It was that goal, or more precisely the next step in his maturation process on the field — playing in college — that brought the young gunslinger to Oregon.
Prior to his seventh grade year, Wilson's Minnesota high school — Elk River High — hired a new coach who brought with him the run-first Wing-T offense. As it turns out, it was great for the school — they won a state championship Wilson's sophomore year. But for a guy looking to earn a collegiate playing opportunity, the budding signal-caller needed to throw the football. So with help from his family, Wilson began the search for a transfer option that would allow him to do just that.
Enter Sean McMenomy.
The now former Century head coach, who had a storied career coaching in Minnesota prior to one season in North Carolina, was a spread it out, throw-first offensive guru. More importantly for Wilson, McMenomy had a long relationship with the Wilsons, having grown up with Jack's mother Angie and her family. Wilson's father, Mike, knew McMenomy was heading to Oregon and after some communication with the coach, along with Jack, the family decided Century was the place to be.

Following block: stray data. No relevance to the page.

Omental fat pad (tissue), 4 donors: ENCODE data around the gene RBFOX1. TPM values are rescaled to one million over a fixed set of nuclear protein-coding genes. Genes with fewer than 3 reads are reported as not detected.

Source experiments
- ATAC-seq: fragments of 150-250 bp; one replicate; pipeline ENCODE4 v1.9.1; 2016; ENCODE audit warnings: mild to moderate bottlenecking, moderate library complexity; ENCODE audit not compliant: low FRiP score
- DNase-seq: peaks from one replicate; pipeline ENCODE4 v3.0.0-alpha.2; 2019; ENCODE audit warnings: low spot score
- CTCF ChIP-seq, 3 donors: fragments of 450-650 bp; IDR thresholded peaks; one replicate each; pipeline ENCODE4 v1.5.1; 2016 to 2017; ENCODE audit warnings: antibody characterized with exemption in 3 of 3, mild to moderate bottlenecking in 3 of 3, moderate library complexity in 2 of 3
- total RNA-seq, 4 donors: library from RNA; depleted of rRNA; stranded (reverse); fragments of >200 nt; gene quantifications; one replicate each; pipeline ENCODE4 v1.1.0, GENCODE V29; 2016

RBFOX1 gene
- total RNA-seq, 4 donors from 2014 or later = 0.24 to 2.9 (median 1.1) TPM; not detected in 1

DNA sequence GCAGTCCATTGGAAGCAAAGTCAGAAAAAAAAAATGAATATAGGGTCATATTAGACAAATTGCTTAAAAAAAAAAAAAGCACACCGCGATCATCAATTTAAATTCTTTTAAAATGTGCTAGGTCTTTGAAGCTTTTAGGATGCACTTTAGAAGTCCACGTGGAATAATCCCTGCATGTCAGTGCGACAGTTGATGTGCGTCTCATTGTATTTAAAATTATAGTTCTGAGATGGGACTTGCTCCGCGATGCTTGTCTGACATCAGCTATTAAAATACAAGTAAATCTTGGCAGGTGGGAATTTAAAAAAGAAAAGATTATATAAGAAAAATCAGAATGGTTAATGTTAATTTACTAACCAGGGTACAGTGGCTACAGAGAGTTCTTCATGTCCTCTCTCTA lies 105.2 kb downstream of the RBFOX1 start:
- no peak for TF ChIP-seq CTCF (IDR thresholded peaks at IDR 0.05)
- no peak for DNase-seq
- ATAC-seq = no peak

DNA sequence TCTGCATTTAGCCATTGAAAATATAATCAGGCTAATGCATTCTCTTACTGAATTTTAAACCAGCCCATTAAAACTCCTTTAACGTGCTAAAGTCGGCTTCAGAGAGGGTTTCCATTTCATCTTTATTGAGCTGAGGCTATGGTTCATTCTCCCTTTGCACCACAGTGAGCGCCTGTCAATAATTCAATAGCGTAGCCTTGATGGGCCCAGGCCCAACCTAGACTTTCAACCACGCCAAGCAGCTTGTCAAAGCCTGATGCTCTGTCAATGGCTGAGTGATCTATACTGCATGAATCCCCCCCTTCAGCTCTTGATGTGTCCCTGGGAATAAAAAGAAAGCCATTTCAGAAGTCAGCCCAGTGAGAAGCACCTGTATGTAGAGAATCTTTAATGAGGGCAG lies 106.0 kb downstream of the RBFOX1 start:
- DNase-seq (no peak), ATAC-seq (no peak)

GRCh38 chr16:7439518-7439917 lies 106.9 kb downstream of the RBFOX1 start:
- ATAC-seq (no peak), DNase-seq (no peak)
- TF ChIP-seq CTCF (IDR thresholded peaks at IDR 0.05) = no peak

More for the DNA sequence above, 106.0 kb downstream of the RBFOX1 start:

"I knew Mac (McMenomy) a little, but he was a family friend of my parents," Wilson said. "It was a lot for sure, especially since I was born and raised in one town and everything and everyone here was what I knew. But I knew if I wanted to play football in college, this was what I had to do, so my family decided to let me move out here and chase my dream."
And that's what he did. The family rented an apartment in Hillsboro and his parents alternated weeks out here, with at least one of them attending every game. For two years they accumulated miles, while their son accumulated yards. Wilson threw for 2,674 yards and 25 touchdowns his junior year, and upped the ante his senior season, throwing for more than 3,000 yards and 31 touchdowns in just nine games, earning the respect of McMenomy.
"He's a heck of a thrower, but also an amazing leader and what you want out of a quarterback," McMenomy said. "He's a leader on the field, in the classroom, the weight room. He's just a classy kid that everyone hopes to coach."
A spot on the field
Despite his individual success, it wasn't enough to get the Jaguars into the playoffs, but it was enough to get the senior the college opportunity he longed for.